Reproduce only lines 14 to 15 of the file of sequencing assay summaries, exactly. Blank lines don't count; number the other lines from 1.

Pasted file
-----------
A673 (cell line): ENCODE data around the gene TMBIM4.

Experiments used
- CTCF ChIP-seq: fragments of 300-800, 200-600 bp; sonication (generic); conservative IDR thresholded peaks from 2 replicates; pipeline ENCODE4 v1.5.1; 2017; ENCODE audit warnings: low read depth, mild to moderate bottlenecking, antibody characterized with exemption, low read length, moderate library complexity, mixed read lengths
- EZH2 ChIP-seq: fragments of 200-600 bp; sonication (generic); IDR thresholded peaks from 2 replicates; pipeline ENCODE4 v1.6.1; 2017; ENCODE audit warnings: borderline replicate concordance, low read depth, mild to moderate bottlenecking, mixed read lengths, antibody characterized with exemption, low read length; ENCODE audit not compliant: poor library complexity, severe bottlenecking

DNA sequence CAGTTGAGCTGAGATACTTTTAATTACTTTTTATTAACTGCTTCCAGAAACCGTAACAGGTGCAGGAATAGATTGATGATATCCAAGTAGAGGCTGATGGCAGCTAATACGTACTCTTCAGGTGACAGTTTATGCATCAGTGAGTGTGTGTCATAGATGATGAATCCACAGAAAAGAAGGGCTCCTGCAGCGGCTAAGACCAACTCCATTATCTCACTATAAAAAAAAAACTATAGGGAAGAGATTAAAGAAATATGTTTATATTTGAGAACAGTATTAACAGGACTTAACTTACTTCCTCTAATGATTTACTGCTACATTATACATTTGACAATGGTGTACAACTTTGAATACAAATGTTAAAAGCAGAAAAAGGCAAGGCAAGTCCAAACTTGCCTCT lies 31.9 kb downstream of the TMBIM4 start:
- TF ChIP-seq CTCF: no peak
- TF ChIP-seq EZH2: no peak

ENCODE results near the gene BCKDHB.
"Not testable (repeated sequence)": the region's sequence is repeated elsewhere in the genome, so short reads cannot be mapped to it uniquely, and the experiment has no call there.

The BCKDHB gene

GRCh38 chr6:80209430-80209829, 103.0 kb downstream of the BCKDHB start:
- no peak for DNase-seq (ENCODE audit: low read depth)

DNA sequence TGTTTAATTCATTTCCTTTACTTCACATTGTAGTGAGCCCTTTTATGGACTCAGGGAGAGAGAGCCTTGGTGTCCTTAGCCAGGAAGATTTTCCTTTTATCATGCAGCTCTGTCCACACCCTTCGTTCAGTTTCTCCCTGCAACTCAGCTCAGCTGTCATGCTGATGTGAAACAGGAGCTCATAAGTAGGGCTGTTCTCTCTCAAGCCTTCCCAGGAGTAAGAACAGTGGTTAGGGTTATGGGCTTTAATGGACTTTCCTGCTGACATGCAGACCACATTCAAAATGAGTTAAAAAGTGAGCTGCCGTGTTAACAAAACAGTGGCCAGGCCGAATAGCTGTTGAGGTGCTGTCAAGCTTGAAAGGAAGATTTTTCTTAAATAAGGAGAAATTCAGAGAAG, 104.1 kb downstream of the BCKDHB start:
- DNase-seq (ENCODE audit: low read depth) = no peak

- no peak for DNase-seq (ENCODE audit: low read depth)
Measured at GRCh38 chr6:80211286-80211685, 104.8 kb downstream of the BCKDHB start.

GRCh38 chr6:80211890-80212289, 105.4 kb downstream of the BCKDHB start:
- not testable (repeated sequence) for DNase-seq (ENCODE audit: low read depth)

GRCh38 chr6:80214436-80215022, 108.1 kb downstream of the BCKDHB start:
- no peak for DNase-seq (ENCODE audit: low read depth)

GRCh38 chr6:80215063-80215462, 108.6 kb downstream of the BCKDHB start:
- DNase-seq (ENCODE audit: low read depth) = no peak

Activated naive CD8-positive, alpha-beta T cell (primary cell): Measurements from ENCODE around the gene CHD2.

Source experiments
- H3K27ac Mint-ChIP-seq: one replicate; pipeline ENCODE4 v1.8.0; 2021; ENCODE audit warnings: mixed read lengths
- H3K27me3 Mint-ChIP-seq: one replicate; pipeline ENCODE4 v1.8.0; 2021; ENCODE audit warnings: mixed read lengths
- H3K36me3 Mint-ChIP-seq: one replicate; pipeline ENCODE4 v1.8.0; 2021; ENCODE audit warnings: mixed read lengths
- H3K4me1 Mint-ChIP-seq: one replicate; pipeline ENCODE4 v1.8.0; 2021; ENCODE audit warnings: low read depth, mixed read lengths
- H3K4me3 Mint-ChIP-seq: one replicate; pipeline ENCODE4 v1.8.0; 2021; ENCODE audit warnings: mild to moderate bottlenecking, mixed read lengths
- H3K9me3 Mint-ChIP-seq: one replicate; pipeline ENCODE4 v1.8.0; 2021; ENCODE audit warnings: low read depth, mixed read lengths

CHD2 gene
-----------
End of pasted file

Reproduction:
- DNase-seq (ENCODE audit: low read depth) = no peak

- no peak for DNase-seq (ENCODE audit: low read depth)